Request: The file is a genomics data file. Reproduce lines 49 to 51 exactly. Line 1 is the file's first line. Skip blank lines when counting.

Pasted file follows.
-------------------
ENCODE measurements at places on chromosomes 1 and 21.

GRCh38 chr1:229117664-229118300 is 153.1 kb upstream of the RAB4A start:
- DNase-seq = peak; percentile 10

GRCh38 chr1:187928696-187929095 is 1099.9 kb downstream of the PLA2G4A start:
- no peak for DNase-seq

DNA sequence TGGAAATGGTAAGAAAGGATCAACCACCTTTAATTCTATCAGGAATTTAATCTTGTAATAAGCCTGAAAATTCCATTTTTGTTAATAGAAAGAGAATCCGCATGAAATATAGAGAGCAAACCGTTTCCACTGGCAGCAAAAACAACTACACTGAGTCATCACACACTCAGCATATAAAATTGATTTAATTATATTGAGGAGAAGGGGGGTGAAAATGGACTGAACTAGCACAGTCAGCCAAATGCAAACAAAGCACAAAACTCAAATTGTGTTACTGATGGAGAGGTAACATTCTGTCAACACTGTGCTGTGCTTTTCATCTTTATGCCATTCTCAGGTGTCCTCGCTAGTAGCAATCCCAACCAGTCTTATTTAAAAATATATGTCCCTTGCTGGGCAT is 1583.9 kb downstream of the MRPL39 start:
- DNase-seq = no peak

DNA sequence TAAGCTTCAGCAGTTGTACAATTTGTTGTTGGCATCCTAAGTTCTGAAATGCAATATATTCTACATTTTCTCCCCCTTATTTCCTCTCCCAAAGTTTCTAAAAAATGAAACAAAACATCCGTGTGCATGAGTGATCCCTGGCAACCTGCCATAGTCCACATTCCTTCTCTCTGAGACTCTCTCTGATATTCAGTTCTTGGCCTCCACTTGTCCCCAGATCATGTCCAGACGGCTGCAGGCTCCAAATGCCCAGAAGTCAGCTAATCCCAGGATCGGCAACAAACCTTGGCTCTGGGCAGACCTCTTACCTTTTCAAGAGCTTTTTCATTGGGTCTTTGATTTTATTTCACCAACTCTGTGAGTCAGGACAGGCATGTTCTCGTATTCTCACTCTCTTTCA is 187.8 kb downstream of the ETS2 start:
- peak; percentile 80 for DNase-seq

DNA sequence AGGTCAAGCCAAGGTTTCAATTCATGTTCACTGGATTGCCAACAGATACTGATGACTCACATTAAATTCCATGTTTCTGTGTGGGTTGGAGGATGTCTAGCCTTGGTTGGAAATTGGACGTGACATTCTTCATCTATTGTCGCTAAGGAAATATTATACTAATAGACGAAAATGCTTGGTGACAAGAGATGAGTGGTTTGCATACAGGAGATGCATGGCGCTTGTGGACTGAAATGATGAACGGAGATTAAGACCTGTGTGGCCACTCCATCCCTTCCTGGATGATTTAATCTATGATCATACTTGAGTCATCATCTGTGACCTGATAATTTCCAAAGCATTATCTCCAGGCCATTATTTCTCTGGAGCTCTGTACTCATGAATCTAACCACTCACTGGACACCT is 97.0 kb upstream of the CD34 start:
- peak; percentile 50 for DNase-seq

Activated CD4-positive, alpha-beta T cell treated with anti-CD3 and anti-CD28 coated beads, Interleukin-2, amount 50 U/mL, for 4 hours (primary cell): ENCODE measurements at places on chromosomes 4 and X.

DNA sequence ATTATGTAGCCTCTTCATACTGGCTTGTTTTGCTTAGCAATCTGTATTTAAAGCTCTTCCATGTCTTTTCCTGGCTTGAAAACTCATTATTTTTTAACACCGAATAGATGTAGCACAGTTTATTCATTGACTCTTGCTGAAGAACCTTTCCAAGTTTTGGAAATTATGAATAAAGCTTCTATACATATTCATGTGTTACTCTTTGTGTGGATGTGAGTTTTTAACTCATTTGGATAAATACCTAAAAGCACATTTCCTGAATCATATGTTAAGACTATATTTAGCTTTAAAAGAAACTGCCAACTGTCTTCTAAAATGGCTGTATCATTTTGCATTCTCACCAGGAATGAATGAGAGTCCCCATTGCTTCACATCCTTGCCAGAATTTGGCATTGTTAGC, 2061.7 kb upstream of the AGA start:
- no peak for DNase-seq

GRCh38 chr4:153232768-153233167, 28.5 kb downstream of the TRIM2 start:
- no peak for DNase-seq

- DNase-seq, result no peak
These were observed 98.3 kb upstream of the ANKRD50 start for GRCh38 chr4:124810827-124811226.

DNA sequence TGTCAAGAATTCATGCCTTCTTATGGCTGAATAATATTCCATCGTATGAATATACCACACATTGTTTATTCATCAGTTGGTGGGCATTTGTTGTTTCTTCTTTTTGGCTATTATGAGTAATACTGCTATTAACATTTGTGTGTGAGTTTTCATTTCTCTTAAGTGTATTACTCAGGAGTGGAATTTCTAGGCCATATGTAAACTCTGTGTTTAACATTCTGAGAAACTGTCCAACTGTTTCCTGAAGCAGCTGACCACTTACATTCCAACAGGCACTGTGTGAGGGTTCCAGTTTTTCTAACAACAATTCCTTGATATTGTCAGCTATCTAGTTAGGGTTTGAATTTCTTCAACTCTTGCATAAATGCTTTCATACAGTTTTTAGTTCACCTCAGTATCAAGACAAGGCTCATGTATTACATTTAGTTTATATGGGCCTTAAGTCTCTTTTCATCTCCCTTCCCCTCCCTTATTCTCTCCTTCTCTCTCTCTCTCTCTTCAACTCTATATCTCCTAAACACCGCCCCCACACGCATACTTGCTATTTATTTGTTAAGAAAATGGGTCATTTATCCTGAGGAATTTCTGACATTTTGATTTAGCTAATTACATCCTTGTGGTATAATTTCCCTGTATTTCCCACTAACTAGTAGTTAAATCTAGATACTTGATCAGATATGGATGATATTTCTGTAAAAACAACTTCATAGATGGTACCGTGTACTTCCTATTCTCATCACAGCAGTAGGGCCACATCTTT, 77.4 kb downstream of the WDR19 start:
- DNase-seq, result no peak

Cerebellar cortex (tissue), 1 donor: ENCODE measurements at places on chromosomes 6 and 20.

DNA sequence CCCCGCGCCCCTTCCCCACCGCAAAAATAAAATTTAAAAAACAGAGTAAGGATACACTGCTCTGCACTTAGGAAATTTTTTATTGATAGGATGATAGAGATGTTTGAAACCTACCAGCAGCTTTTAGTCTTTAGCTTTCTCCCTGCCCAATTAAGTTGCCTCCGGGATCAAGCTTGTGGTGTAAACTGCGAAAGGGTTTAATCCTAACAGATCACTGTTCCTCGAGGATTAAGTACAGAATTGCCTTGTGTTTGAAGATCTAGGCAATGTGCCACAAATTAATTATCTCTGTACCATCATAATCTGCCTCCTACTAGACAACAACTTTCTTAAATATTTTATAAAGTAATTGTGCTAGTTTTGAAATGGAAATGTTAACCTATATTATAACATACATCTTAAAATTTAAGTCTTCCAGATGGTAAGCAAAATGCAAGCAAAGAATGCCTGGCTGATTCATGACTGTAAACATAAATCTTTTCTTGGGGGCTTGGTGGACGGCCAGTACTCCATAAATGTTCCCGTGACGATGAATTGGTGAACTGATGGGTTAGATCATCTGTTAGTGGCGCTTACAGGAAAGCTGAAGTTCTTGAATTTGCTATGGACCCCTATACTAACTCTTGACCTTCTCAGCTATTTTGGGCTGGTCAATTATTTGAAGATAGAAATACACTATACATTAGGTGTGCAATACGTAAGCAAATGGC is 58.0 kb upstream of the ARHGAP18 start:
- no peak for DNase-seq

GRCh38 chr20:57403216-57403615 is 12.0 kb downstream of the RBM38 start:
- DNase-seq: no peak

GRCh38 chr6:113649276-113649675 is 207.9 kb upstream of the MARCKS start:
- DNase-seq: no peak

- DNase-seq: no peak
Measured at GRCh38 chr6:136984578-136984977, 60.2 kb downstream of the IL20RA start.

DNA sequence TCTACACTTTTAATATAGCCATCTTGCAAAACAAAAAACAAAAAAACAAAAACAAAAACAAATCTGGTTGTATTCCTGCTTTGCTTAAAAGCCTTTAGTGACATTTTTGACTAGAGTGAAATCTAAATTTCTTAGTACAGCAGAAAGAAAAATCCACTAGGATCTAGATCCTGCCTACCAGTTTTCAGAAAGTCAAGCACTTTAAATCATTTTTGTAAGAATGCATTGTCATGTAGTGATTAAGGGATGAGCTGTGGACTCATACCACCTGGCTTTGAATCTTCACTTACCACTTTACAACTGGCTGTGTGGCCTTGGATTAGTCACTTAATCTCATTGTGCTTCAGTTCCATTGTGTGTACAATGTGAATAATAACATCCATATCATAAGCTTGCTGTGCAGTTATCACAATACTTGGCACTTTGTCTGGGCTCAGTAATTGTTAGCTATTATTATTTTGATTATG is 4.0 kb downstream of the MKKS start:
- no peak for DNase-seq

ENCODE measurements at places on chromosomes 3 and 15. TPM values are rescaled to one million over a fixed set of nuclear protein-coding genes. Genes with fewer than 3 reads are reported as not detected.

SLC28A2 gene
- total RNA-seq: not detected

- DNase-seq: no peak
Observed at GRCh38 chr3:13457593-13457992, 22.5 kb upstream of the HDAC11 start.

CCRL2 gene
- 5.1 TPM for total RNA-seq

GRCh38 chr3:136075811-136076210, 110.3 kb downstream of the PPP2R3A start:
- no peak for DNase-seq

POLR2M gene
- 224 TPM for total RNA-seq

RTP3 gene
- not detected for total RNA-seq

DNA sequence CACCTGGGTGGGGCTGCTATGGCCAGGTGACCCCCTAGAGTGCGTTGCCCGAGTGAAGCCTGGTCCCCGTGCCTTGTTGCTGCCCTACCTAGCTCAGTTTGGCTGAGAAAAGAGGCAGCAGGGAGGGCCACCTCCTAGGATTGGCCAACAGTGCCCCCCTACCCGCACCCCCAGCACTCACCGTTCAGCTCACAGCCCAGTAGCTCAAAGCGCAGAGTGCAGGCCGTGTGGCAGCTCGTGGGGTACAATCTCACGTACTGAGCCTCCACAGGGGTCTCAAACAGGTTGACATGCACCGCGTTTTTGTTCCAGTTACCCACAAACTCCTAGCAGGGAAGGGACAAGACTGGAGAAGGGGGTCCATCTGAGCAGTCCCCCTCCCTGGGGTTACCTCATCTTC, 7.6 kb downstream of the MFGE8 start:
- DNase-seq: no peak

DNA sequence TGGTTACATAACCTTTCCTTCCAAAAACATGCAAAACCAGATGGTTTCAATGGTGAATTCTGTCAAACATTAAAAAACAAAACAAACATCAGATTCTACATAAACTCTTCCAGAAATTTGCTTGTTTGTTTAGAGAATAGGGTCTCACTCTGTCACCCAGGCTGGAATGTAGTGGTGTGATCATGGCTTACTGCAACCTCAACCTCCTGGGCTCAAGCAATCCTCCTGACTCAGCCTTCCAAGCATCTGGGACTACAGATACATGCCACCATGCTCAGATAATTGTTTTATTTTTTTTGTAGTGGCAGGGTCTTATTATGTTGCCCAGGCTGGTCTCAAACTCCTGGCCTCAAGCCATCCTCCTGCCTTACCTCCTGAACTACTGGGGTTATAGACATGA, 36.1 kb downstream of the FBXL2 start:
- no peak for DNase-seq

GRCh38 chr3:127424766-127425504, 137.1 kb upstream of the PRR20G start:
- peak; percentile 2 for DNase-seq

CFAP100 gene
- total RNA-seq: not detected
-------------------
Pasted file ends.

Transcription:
GRCh38 chr3:127424766-127425504, 137.1 kb upstream of the PRR20G start:
- peak; percentile 2 for DNase-seq

CFAP100 gene